If you were playing a word association game and said “estate planning document,” it is likely that the most common response would be “a will.” Indeed, folks who may not have a full understanding of the universe of estate planning possibilities at least know that they should have a will. What they don’t realize is that a complete estate plan includes much more than a last will and testament.
The whole concept of estate planning is based on the desire to secure your financial future and provide protection and peace of mind for your loved ones. The reality is that a will, while a great start, is often insufficient by itself to accomplish those goals. Whether you are just starting your estate planning or are thinking about updating and enhancing your current documents, make sure that you address these five essential issues.
A will only becomes effective after you die. Unfortunately, many of us will face the possibility that we will become severely ill, disabled, or incapacitated and not be able to make important decisions regarding our health, treatment, and financial affairs. If you haven’t addressed these issues in advance, your loved ones will be left to wonder about your wishes and what they should do, adding another layer of stress and confusion to what is already a difficult time. This is why incapacity planning is a vital part of any thorough estate plan. With an incapacity plan, including such documents as a power of attorney for health care or property, you can appoint a responsible, trustworthy person to oversee your financial and health care needs if you become unable to handle them on your own.
Most people seek to avoid probate, and there are plenty of good reasons for this. The probate process can consume a tremendous amount of time and money, putting stress on loved ones left behind. A well-drafted estate plan can ensure that your heirs receive your bequests swiftly and without the burden of a prolonged probate process.
As human longevity increases, and people stay healthier well into their 70s, 80s, and beyond, it’s important to plan for an extended lifespan. You want to have enough money to live comfortably throughout all of your retirement years. Your estate plan should incorporate detailed retirement planning that helps you achieve this goal.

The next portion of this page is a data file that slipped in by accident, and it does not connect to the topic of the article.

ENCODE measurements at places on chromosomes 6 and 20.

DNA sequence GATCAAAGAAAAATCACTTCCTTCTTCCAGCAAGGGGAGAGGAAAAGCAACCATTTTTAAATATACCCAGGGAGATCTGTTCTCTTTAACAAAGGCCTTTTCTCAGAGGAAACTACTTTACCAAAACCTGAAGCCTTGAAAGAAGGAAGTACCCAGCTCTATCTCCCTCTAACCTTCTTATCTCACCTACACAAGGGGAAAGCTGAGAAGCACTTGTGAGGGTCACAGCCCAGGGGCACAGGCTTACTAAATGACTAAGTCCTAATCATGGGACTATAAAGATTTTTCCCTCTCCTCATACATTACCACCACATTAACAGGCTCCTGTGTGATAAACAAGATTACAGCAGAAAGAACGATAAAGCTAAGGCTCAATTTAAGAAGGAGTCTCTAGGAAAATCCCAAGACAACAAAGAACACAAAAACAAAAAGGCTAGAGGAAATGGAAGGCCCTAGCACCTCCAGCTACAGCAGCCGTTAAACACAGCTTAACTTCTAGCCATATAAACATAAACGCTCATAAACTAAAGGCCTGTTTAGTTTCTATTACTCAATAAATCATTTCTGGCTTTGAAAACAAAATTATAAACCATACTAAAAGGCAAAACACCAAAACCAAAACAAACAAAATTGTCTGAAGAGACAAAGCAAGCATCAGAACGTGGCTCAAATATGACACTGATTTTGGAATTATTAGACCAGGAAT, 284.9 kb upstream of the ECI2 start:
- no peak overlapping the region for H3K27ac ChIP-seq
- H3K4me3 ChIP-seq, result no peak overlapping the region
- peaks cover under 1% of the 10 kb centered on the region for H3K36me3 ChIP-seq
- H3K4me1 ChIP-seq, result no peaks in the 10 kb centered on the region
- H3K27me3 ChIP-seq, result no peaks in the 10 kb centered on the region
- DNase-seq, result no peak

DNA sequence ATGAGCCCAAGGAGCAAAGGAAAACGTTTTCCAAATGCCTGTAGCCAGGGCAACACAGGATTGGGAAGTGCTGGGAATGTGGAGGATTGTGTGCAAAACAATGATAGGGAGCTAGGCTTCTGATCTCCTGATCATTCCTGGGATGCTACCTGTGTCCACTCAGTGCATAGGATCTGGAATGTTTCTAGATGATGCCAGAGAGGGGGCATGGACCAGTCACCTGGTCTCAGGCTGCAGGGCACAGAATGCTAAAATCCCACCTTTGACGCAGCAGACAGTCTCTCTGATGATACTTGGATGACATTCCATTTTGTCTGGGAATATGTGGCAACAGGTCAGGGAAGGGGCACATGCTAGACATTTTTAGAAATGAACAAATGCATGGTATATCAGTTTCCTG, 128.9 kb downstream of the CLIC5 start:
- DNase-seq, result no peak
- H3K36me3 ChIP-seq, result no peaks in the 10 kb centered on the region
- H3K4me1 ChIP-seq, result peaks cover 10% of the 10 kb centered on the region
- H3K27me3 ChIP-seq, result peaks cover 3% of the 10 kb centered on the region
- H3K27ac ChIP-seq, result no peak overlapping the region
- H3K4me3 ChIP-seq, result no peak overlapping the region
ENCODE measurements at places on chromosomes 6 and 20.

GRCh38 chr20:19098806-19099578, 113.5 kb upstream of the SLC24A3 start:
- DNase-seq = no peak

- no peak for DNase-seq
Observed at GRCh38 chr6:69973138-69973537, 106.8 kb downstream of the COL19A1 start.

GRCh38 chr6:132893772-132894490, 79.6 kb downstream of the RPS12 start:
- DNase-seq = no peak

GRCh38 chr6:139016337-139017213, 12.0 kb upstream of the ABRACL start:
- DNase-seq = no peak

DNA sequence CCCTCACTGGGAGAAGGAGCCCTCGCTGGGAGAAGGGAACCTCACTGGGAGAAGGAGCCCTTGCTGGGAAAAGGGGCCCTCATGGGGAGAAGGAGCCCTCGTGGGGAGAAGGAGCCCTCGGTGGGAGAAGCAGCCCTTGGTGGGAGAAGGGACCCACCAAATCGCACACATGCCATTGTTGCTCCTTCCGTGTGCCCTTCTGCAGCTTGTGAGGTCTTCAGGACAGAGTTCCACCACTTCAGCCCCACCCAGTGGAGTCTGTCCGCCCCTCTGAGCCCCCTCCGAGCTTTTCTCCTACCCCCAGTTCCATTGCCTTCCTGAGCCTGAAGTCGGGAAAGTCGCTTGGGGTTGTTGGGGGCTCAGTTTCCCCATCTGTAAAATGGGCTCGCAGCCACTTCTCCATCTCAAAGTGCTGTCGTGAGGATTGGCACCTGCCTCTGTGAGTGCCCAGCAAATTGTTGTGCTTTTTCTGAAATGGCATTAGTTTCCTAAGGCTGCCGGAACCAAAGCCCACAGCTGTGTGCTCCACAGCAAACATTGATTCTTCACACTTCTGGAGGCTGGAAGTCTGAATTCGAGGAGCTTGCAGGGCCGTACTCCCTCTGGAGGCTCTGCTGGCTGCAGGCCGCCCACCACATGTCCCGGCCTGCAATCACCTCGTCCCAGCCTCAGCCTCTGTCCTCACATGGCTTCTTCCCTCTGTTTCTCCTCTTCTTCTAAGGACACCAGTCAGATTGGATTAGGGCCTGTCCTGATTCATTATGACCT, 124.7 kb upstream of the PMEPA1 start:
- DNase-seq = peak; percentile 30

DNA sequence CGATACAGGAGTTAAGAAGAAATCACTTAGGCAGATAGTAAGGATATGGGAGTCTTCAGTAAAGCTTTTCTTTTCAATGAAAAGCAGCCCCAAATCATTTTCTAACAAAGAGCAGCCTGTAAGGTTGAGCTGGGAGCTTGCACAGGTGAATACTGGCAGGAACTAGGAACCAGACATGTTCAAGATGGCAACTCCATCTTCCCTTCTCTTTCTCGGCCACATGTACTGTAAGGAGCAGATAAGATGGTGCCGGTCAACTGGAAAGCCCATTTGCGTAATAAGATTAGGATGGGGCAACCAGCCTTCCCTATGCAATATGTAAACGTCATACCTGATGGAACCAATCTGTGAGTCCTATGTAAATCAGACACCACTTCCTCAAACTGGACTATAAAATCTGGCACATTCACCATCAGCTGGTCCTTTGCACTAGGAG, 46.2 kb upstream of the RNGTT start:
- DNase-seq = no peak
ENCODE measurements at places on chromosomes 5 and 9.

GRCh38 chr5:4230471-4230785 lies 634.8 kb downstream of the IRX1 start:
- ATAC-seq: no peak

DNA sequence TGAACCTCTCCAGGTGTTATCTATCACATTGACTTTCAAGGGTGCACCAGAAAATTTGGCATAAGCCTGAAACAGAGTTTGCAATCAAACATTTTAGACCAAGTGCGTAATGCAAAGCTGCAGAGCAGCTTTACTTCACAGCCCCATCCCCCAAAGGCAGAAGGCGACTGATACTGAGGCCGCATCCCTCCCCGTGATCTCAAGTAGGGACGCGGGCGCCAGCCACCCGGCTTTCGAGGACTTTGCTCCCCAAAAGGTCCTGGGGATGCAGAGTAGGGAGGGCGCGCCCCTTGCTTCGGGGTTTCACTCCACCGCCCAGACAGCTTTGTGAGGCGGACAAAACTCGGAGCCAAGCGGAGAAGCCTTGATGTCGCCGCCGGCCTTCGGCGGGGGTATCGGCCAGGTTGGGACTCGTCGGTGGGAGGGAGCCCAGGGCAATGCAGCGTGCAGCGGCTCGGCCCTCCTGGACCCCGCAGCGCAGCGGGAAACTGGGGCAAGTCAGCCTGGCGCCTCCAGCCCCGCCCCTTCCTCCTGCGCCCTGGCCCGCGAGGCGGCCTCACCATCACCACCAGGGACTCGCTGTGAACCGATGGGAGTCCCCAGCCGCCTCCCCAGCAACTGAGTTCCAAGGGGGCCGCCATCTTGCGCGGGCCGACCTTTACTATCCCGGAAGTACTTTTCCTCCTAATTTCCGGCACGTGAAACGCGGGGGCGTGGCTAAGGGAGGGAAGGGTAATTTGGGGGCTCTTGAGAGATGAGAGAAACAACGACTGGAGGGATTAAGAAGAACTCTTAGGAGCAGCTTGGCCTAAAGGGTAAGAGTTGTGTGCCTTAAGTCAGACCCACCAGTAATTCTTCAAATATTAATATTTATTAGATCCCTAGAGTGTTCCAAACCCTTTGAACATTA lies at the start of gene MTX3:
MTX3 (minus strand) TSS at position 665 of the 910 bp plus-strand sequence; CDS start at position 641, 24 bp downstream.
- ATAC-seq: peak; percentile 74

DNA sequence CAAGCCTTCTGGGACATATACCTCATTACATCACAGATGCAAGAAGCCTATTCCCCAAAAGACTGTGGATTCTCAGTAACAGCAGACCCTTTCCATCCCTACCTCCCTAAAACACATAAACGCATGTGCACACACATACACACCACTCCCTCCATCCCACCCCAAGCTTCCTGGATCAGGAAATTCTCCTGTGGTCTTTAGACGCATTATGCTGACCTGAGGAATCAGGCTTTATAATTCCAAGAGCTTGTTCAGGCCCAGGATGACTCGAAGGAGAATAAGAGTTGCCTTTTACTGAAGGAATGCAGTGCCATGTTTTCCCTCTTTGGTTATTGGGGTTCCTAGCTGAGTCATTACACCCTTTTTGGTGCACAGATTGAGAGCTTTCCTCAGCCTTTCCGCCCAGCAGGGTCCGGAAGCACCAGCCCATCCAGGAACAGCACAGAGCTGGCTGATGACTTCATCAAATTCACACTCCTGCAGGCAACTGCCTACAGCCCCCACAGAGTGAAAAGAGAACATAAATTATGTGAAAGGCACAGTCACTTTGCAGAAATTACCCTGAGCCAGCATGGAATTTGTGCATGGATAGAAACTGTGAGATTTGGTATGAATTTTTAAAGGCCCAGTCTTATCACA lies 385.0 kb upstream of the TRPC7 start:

Many business owners plan on selling their businesses as they approach their retirement and use those funds to provide for themselves and their family during their golden years. However, in a recent PwC survey of family-owned business owners, 73 percent reported not having a substantial and documented succession plan. In a family-owned business, this lack of planning can create significant conflict and damaged relationships. A business succession plan provides answers for a variety of contingencies, such as what happens if the owner becomes incapacitated. By providing clear direction, it allows the business to run as smoothly as possible in the event key leadership dies or can no longer oversee the business.
Few people like to think about the possibility of needing Medicaid, but they ignore planning for it at their financial peril. Without proper planning, you might have to pay out-of-pocket for nursing home care. A prolonged stay at a long-term care facility can consume a lifetime’s worth of assets in a relatively short amount of time. With the right strategic planning, you can preserve your estate for your spouse and other beneficiaries.
When you are ready to start working on your estate planning or if you just have questions about how to proceed, give me a call at (312) 236-2433 or fill out my online form for a free initial consultation. I will work with you to create an estate plan that suits your needs, budget, and goals. While thinking about your own demise may be unpleasant, the peace of mind that comes from knowing that you have provided for your loved ones and spared them from additional grief is invaluable.